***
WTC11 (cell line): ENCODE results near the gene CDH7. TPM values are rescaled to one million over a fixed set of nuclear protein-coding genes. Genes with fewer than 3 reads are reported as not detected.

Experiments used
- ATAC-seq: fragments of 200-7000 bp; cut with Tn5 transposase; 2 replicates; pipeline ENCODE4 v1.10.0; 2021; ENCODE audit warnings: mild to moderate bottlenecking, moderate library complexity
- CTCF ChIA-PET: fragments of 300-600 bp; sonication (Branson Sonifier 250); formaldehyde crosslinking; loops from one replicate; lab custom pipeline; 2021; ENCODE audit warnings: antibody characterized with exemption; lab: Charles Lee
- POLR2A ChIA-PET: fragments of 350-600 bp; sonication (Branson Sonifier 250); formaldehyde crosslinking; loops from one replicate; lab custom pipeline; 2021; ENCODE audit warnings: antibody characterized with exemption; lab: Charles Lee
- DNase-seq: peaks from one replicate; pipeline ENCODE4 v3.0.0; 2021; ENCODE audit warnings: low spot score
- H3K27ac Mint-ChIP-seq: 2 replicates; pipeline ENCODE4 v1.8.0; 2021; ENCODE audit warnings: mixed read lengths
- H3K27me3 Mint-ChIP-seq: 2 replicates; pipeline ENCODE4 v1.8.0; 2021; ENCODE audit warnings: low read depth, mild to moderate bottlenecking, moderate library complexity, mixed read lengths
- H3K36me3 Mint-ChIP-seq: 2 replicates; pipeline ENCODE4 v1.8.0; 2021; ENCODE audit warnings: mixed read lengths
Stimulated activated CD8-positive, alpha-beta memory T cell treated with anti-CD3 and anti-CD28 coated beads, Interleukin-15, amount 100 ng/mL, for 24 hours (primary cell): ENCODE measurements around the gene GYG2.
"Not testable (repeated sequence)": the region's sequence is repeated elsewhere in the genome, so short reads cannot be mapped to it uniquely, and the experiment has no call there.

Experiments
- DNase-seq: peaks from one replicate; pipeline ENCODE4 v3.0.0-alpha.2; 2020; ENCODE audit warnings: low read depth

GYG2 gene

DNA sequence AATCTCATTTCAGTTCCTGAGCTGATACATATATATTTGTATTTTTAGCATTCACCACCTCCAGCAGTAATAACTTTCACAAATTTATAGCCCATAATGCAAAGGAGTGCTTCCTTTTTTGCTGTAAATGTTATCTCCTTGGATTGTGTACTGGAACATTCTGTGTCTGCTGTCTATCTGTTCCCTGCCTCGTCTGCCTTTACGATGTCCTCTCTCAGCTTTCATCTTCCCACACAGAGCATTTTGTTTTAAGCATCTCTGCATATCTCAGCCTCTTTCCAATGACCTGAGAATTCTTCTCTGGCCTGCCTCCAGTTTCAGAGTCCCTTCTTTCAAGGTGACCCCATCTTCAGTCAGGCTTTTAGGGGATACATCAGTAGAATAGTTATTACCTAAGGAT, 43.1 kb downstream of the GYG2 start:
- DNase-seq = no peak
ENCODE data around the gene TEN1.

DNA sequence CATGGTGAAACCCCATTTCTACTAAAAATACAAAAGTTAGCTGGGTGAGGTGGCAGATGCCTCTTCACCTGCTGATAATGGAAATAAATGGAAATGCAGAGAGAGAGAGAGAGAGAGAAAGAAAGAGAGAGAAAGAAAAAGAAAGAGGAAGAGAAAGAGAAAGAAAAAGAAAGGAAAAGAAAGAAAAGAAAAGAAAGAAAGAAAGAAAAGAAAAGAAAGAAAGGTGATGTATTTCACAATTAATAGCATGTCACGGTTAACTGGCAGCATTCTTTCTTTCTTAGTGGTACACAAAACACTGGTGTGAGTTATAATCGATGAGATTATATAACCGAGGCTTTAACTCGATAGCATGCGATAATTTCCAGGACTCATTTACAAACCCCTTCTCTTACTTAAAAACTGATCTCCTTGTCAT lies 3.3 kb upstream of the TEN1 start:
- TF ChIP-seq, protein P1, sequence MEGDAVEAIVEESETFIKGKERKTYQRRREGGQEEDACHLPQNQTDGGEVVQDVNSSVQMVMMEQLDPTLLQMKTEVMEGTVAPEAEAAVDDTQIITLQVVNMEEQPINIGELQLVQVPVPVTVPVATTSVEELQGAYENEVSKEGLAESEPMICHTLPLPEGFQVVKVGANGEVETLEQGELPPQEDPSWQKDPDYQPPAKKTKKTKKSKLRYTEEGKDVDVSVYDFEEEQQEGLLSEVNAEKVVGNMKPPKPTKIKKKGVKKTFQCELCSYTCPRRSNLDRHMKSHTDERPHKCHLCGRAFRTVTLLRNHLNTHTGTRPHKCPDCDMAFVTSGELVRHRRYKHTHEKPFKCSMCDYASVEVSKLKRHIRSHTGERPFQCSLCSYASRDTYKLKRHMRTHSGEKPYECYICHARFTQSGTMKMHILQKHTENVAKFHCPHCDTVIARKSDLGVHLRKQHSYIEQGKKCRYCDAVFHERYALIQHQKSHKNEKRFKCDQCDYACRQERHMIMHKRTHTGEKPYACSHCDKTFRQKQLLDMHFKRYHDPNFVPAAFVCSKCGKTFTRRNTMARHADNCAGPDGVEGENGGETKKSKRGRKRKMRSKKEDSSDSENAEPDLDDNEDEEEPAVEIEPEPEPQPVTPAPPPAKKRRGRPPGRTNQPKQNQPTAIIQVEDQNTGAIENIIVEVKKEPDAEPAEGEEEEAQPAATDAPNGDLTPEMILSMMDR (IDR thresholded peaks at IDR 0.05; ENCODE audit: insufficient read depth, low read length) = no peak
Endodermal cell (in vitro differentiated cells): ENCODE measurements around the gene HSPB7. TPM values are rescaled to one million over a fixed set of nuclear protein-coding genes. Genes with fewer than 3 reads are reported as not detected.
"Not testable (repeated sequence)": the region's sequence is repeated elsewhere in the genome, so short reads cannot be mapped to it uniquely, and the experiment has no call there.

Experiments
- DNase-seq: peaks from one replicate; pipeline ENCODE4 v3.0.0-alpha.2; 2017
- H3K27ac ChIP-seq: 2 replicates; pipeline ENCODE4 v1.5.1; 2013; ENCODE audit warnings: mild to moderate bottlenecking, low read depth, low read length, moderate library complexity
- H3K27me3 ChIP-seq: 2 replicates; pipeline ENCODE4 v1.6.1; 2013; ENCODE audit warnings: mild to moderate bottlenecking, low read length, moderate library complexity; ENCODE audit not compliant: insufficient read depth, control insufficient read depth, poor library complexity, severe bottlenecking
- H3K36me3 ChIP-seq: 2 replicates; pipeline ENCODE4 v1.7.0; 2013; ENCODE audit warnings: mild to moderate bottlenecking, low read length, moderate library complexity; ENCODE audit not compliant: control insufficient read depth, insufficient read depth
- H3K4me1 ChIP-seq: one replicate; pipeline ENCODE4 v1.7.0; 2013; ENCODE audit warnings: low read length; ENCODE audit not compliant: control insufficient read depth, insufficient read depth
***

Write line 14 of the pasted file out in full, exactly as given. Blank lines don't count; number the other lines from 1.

GYG2 gene